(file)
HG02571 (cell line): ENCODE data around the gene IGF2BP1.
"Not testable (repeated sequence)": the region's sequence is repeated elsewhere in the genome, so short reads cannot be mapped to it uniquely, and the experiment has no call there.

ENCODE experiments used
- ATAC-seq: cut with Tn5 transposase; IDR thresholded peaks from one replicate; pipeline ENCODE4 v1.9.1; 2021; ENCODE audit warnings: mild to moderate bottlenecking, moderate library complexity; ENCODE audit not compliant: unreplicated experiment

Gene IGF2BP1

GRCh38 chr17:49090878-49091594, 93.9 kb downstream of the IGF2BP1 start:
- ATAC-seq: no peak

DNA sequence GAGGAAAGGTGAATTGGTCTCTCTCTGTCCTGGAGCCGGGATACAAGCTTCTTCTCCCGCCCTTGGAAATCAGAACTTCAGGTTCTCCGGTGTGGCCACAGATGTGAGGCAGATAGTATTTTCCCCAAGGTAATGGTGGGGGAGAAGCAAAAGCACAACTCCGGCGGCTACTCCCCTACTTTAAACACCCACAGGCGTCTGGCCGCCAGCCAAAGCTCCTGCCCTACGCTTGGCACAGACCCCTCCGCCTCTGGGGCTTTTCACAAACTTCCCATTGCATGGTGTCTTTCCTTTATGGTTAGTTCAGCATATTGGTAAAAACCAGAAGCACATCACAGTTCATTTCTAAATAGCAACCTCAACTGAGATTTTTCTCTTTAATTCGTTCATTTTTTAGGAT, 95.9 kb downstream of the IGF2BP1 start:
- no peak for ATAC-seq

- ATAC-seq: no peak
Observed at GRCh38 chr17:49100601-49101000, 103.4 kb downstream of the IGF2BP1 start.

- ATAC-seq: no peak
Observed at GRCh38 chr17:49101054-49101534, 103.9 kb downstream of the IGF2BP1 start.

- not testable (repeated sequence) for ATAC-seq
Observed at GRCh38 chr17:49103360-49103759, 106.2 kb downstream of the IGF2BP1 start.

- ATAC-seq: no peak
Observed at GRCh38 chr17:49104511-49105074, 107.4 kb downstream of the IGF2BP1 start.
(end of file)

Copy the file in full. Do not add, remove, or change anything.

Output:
HG02571 (cell line): ENCODE data around the gene IGF2BP1.
"Not testable (repeated sequence)": the region's sequence is repeated elsewhere in the genome, so short reads cannot be mapped to it uniquely, and the experiment has no call there.

ENCODE experiments used
- ATAC-seq: cut with Tn5 transposase; IDR thresholded peaks from one replicate; pipeline ENCODE4 v1.9.1; 2021; ENCODE audit warnings: mild to moderate bottlenecking, moderate library complexity; ENCODE audit not compliant: unreplicated experiment

Gene IGF2BP1

GRCh38 chr17:49090878-49091594, 93.9 kb downstream of the IGF2BP1 start:
- ATAC-seq: no peak

DNA sequence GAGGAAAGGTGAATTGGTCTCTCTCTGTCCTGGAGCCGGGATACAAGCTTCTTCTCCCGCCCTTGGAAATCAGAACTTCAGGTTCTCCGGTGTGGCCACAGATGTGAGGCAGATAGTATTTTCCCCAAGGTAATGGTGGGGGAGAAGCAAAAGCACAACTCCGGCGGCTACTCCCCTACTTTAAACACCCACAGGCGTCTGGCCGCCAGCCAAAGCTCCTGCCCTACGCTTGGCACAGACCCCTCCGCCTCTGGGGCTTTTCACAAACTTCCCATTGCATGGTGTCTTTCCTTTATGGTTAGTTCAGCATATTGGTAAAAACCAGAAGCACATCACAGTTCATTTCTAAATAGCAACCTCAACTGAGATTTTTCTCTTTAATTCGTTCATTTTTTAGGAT, 95.9 kb downstream of the IGF2BP1 start:
- no peak for ATAC-seq

- ATAC-seq: no peak
Observed at GRCh38 chr17:49100601-49101000, 103.4 kb downstream of the IGF2BP1 start.

- ATAC-seq: no peak
Observed at GRCh38 chr17:49101054-49101534, 103.9 kb downstream of the IGF2BP1 start.

- not testable (repeated sequence) for ATAC-seq
Observed at GRCh38 chr17:49103360-49103759, 106.2 kb downstream of the IGF2BP1 start.

- ATAC-seq: no peak
Observed at GRCh38 chr17:49104511-49105074, 107.4 kb downstream of the IGF2BP1 start.